A first draft of Clark County’s 2013-14 budget shows a slight rise in expected revenues, a marginally increased county general fund and no expectations that Clark County commissioners will approve a 1 percent property tax raise in the coming year.
The budget’s overall message is that things are getting better in Clark County, but only by a bit.
“There has been slow improvement, with an emphasis on slow, that indicates we may be more stable,” said Budget Director Jim Dickman. “But on revenues, we are close to 2003 levels. We’re just coming off the bottom (of the recession.) Yes, it’s an improvement, but we still aren’t anywhere near the boom times.”
The $874 million draft budget was made public Tuesday night. The budget is down 8 percent from the 2011-12 budget, but Dickman said that largely comes from a reorganization in mental health services that separates some funding from county control.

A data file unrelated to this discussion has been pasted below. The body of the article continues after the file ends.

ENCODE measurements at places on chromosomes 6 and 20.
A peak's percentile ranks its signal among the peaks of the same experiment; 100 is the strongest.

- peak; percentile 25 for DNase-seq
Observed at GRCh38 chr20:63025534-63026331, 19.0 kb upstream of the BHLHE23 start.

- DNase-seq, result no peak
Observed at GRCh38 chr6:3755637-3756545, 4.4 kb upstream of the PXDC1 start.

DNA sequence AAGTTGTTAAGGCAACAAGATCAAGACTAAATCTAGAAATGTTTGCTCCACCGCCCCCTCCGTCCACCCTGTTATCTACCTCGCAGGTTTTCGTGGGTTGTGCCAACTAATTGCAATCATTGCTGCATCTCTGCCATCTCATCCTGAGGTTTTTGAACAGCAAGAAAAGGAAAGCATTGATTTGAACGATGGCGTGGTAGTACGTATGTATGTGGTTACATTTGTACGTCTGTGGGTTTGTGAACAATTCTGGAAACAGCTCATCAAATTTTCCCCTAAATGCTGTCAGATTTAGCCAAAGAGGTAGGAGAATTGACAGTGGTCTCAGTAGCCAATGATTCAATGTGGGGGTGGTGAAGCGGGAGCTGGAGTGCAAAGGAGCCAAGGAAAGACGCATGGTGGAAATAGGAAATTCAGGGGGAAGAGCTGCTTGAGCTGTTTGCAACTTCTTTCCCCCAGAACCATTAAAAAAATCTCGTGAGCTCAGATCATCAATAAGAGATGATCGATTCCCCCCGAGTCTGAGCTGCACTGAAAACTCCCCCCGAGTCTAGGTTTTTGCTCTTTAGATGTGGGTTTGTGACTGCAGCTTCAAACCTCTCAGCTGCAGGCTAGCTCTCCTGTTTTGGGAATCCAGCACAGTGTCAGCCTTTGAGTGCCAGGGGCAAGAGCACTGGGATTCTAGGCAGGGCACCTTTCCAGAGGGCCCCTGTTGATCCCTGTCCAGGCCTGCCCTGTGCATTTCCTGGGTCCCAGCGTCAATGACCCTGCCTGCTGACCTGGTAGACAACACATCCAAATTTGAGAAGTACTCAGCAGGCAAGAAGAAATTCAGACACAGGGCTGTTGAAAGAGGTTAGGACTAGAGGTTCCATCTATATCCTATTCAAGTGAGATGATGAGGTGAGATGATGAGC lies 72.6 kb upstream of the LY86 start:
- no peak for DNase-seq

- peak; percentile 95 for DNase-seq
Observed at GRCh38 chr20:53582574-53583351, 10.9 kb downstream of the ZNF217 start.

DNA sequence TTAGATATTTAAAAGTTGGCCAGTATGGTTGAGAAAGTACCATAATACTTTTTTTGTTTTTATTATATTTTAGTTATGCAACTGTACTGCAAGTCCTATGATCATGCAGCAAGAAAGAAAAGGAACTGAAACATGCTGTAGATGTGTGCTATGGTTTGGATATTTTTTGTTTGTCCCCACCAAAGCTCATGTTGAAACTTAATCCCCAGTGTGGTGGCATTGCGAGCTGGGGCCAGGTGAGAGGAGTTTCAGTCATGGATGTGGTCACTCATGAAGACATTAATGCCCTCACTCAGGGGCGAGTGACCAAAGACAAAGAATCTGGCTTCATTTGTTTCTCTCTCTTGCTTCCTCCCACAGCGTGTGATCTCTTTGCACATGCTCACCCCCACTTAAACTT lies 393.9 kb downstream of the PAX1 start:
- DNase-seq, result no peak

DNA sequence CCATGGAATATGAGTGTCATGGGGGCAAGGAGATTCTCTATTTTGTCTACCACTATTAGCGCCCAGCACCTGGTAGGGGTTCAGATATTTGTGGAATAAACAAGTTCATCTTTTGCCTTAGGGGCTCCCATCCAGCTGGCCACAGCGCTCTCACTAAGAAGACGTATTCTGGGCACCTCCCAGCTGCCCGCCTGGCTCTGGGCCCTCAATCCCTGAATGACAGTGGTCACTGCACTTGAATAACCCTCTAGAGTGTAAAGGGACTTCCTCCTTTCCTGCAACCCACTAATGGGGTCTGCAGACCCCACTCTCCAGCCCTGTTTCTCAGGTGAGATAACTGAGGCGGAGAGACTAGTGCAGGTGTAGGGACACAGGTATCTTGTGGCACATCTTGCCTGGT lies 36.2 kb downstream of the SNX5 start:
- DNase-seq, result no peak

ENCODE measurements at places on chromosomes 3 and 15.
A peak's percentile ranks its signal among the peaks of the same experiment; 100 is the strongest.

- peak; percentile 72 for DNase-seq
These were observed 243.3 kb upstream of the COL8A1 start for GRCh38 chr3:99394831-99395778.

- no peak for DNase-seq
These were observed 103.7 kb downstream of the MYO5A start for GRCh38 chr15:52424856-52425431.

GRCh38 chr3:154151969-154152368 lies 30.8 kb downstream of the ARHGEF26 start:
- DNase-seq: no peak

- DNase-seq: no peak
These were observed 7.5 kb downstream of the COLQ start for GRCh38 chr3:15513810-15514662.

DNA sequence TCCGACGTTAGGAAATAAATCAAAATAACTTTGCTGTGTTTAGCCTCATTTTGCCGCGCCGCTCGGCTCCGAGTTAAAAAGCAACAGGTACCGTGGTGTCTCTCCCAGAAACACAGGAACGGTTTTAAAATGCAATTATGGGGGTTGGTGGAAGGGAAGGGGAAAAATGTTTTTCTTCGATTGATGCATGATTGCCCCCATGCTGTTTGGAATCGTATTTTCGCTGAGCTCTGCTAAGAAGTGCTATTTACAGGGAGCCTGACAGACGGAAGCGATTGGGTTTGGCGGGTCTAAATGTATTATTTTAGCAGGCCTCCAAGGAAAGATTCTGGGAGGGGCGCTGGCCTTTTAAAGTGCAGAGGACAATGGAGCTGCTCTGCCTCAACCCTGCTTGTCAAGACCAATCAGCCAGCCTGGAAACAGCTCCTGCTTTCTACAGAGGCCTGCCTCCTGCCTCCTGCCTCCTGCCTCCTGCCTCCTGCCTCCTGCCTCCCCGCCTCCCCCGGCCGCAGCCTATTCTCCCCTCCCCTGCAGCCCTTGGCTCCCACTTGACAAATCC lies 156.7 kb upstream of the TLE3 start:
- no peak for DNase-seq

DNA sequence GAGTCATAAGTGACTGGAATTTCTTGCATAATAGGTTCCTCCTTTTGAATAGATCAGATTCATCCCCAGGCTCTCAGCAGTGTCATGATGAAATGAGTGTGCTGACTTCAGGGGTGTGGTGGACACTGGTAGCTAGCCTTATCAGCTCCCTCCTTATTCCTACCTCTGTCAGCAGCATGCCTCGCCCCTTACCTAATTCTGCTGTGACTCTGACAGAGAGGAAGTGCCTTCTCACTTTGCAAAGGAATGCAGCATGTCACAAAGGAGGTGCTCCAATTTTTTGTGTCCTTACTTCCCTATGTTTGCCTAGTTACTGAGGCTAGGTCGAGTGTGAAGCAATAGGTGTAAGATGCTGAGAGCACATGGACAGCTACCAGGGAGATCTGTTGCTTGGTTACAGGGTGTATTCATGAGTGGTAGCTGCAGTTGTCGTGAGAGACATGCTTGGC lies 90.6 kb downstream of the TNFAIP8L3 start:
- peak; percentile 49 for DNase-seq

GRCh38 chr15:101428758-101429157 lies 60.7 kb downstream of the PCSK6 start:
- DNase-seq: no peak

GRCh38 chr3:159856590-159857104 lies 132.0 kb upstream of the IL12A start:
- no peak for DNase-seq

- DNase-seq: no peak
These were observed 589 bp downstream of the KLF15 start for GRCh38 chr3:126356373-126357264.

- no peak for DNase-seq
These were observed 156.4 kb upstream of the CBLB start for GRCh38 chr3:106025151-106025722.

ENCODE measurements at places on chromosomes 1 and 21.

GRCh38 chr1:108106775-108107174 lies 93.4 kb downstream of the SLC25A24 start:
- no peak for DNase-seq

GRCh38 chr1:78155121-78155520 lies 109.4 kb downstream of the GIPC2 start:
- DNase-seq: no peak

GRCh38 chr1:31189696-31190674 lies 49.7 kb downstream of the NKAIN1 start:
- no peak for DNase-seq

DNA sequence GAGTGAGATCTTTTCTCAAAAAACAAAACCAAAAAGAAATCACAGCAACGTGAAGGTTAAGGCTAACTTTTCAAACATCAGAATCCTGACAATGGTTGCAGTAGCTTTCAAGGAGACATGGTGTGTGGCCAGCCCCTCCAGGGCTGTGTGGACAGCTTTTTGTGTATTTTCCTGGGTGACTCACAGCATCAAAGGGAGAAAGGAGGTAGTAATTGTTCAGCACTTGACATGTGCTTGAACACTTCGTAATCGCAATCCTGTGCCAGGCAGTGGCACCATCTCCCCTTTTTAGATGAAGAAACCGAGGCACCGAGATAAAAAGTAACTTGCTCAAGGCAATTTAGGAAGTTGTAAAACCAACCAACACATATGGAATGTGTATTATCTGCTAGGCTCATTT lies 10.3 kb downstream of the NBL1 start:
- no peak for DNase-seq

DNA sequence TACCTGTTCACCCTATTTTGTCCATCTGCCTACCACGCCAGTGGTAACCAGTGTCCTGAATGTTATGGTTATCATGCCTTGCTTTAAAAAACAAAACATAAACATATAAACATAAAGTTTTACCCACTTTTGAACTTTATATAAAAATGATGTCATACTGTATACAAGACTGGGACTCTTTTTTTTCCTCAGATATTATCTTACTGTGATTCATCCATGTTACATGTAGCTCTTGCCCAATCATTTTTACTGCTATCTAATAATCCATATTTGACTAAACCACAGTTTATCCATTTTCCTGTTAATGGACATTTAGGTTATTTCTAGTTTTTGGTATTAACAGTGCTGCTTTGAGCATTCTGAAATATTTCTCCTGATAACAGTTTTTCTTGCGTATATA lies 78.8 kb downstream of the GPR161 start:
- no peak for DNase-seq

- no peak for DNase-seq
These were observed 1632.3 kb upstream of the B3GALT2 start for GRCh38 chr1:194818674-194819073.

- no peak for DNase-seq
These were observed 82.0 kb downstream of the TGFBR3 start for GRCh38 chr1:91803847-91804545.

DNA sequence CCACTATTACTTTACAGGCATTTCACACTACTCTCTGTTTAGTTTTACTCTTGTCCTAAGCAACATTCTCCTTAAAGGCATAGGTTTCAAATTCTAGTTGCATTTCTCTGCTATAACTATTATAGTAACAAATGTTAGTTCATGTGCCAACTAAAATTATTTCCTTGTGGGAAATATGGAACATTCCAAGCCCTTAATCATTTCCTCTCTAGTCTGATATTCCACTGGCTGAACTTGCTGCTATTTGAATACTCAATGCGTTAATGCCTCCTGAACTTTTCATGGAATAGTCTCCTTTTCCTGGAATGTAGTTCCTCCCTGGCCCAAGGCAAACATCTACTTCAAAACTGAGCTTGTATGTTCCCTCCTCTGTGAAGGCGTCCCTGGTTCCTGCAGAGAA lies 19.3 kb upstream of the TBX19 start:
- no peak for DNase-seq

New expenditures over the previous budget include a $545,000 infusion of money to the county jail for mental health and safety upgrades. Those include new sprinkler heads and shower nozzles to reduce suicide attempts. The money is likely to be split across the 2011-12 and 2013-14 budgets.
The proposed budget also calls for a $72 million transportation improvement program to be implemented in the coming years. Dickman said the expenditure is made possible as a result of paying off certain county debts, which should keep expenses even from the past budget.
County department heads and elected officials presented their individual budgets to commissioners Wednesday. Most departments said they could maintain services at current funding levels.
Judges from the Clark County Superior Court lobbied for additional funding for a third courts commissioner, a position that was cut from the proposed budget. The position has gone unfilled for four years as the court attempted to save money, but
judges called the position critical for future operations. The position would cost $340,000over two years.
County Commissioners Tom Mielke and Steve Stuart both said they are sympathetic to the court’s concerns. The two agreed it is a matter to decide upon during public hearings.
The first public meeting on the budget is planned for Dec. 3.
Commissioner Marc Boldt was not in attendance at the Wednesday meetings as his mother died early Wednesday morning.
David Madore, who leads Boldt in the election for commissioner, attended the meeting as a member of the public.